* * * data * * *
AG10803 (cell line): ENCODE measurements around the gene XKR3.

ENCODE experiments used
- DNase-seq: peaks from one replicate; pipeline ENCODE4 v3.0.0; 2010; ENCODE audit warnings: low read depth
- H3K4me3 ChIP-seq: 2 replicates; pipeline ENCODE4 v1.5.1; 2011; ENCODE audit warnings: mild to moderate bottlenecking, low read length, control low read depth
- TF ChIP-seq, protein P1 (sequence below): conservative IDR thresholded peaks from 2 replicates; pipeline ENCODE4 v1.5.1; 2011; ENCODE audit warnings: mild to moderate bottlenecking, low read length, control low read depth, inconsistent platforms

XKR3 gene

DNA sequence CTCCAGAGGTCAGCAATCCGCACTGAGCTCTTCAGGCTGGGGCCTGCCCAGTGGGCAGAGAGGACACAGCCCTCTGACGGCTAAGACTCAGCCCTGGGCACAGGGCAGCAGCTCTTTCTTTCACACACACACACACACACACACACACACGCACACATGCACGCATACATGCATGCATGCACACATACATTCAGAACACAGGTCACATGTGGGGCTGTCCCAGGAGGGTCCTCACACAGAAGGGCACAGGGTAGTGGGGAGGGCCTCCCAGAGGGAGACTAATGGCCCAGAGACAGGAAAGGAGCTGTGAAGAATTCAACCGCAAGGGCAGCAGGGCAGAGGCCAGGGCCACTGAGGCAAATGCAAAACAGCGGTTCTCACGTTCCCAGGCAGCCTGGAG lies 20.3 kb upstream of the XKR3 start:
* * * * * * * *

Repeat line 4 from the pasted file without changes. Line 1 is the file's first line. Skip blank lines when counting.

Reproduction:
- H3K4me3 ChIP-seq: 2 replicates; pipeline ENCODE4 v1.5.1; 2011; ENCODE audit warnings: mild to moderate bottlenecking, low read length, control low read depth